WASHINGTON (Reuters) – The U.S. Drug Enforcement Administration said on Friday it had suspended a Louisiana pharmaceutical distributor from selling controlled substances for allegedly selling unusually large quantities of opioids to pharmacies without reporting the sales.
The DEA said it suspended Morris & Dickson Co, a privately owned drug wholesaler based in Shreveport, on Wednesday after an investigation showed “it failed to properly identify large suspicious orders for controlled substances sold to independent pharmacies with questionable need for the drugs.”
“Opioid distributors have a legal obligation not to facilitate the illicit diversion of drugs,” Attorney General Jeff Sessions said in the statement by the DEA, which is part of the U.S. Justice Department.
“That obligation has never been more important than it is right now as we face the deadliest drug crisis in American history,” Sessions said.
Morris & Dickson filed in federal court on Thursday for an injunction against the suspension, and U.S. District Judge Elizabeth Foote in Shreveport has scheduled a hearing for Tuesday on its request for a temporary restraining order, according to court records.
The probe, which focused on purchases of Oxycodone and Hydrocodone, showed that in some cases, pharmacies were allowed to buy as much as six times the quantity of narcotics they would normally order, the DEA statement said.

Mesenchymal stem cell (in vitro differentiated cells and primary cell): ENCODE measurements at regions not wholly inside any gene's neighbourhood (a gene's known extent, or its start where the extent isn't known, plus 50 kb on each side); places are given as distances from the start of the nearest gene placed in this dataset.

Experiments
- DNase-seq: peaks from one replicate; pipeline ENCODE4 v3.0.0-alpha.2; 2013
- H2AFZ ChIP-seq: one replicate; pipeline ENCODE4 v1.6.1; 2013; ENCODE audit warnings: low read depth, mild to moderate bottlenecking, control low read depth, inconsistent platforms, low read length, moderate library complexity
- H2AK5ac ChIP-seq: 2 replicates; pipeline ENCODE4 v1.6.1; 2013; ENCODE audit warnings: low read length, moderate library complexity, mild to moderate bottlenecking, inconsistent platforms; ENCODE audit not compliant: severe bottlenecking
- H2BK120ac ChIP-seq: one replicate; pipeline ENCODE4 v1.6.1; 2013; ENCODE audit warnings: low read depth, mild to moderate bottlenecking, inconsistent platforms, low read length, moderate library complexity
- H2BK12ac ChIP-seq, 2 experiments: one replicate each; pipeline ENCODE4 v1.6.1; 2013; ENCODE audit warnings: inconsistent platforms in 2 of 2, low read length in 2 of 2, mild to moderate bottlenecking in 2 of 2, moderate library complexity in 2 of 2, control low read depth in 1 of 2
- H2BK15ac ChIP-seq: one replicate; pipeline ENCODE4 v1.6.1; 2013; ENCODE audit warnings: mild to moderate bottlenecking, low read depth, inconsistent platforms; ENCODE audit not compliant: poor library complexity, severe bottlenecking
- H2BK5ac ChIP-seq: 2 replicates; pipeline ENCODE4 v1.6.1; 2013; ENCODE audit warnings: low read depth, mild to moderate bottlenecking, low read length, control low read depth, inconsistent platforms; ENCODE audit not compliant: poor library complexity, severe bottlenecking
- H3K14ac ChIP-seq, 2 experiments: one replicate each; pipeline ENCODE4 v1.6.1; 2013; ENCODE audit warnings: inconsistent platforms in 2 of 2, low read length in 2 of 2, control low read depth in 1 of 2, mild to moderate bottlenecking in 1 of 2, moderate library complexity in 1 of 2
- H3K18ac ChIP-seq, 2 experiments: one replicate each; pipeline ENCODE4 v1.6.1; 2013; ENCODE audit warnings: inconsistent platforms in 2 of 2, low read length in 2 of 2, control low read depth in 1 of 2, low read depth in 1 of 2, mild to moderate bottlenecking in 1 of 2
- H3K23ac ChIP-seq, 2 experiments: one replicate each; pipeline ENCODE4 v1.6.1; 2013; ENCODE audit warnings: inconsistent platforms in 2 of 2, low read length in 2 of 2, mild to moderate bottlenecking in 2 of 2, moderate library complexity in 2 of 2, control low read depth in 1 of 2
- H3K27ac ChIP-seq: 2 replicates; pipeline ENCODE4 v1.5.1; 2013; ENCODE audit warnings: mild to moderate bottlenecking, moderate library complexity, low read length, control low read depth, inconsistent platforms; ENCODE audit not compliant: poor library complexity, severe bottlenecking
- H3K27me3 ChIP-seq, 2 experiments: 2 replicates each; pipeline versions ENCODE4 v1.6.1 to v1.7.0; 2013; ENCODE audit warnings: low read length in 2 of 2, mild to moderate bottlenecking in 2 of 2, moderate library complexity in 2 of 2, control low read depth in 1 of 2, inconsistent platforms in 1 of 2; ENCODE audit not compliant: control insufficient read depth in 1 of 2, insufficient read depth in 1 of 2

Family-owned Morris & Dickson was founded in 1841 and is the largest independently owned and privately held drug wholesale distributor in the United States, according to its court filing.
The U.S. government is trying to crack down on opioid abuse through a number of measures, including a proposal last month to tighten rules governing the amount of prescription opioid painkillers that drugmakers can manufacture in a given year.
Sessions has created an opioid task force and deployed prosecutors to hard-hit areas of the country with a mandate to bring more cases against traffickers.
According to the Centers for Disease Control and Prevention, 42,000 people died nationwide from opioid overdoses in 2016, the last year with publicly available data.
Reporting by Eric Walsh, additional reporting by Nate Raymond in New York, editing by G Crosse